Mathematics: Aim for 3 to 4  hours per week, covering algebra, geometry, trigonometry etc. focusing on problem-solving, critical thinking, and mathematical reasoning.

English (Language and Literature): Allocate 3 to 4 hours per week for reading classic and contemporary literature, writing essays, analysing texts, and honing grammar and language skills to meet GCSE standards.

Science: Plan for 4 to 6 hours per week of biology, chemistry, and physics, supplemented, where possible, with practical experiments, investigations, and scientific inquiry to develop a strong foundation in scientific principles. 

Humanities: Allocate 2 to 3 hours per week per subject for studying, for example, history, geography and religious studies, fostering an understanding of historical events, geographical phenomena, cultural diversity, and ethical issues.

Modern Foreign Languages: Dedicate 1 to 2 hours per week or more for studying a foreign language or languages, emphasising communication skills, cultural understanding, and appreciation of linguistic diversity.

Technology and Computing: Offer 1 to 2 hours per week for computer science, coding, digital literacy, or technology-related subjects, empowering students with essential skills for the digital age.

Arts and Design: Allocate 1 to 2 hours weekly for visual arts, design, music, drama, or media studies, nurturing creativity, self-expression, and aesthetic appreciation through hands-on projects and artistic exploration. 

Physical Education and Health: Ensure at least 2 to 3 hours per week for physical activity, sports, fitness training, and health education to promote physical well-being, teamwork, and lifelong healthy habits. Joining a local sports club is an easy way of achieving this and maintaining a broader social outlook.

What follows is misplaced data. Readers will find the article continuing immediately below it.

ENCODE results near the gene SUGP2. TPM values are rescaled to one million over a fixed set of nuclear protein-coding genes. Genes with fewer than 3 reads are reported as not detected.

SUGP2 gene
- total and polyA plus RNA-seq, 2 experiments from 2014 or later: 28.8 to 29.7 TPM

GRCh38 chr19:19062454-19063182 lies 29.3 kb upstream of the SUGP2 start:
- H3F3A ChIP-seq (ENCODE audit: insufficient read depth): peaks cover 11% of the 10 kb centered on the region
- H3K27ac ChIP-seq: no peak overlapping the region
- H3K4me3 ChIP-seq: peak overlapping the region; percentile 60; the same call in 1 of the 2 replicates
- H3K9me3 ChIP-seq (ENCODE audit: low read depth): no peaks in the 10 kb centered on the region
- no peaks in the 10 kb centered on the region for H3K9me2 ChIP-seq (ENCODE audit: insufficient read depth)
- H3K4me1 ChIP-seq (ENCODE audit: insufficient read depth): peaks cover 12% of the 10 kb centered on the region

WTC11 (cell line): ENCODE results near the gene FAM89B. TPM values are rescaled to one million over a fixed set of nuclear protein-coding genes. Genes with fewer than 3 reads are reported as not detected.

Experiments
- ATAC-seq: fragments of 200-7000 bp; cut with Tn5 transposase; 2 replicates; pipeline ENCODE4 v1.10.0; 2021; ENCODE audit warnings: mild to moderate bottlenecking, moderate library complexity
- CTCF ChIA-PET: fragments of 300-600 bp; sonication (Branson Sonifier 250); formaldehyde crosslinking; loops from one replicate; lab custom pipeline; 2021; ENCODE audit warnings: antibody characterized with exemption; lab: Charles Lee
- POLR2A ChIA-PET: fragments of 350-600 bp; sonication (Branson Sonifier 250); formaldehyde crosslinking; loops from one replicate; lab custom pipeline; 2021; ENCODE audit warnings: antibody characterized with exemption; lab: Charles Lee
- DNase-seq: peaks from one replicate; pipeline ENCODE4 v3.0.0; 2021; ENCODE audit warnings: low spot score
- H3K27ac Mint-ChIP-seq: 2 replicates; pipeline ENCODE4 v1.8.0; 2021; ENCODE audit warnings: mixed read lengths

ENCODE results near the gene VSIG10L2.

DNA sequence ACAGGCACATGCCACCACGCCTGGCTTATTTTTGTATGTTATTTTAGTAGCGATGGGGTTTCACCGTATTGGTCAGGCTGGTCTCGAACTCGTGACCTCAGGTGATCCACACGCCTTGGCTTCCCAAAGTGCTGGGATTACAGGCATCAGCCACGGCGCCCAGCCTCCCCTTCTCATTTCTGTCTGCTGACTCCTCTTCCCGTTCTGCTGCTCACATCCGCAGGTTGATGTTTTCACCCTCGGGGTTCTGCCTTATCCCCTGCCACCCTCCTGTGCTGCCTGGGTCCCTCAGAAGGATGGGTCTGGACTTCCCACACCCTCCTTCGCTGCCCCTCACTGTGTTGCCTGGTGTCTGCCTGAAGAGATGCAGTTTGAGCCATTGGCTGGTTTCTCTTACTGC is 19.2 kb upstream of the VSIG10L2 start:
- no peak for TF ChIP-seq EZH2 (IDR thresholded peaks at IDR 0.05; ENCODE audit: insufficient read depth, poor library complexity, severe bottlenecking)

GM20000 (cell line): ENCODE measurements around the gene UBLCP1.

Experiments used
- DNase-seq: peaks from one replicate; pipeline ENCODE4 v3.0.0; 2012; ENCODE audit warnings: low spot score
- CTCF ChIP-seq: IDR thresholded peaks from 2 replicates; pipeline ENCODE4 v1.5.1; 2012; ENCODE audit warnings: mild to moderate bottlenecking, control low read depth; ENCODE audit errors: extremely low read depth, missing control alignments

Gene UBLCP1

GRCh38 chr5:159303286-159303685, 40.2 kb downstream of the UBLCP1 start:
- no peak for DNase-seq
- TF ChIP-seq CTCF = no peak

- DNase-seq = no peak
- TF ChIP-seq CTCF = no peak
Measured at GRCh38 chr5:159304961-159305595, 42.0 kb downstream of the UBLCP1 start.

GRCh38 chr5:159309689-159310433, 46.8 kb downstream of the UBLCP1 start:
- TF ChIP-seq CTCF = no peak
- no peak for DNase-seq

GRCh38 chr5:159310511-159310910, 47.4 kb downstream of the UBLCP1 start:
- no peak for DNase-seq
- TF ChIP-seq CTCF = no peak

Extra-curricular Activities: Allow time for students to engage in extra-curricular activities, hobbies, volunteering, or leadership roles that enhance their personal interests, social skills, and community engagement.

A guide to A Level (Key Stage 5)

For A-Level homeschooling in the UK, students typically require a significant time commitment to cover the rigorous curriculum and to prepare for examinations. 

A-Level Subjects: Each A-Level subject may require around 5 to 7 hours per week of study, half on class time and the rest on independent reading, research, problem-solving, and exam preparation.

Practical Subjects: For subjects with practical components, such as sciences or performing arts, additional time may be necessary for laboratory work, practical exercises, rehearsals, or performances, though it may be necessary to find specialist centres to carry out this work.

Independent Study and Research: Essential for a thorough understanding and good exam grades. Students should be encouraged to engage in independent study and research to deepen their knowledge and develop critical thinking skills.

Enrichment activities: Participation in academic competitions, university open days, internships, or work placements will broaden students’ horizons, develop transferable skills, and enrich their educational experience.

Extra-curricular activities such as sport, music, and drama will enhance personal interests, social skills, and community engagement.

University and Career Preparation: Students will need to research higher education or work options for life after A-Levels. This may involve applying to universities, colleges or companies; attending open days; writing a CV and personal statements and preparing for interviews or possibly admissions tests.

For more information:

Facts about homeschooling in the UK. A guide for parents.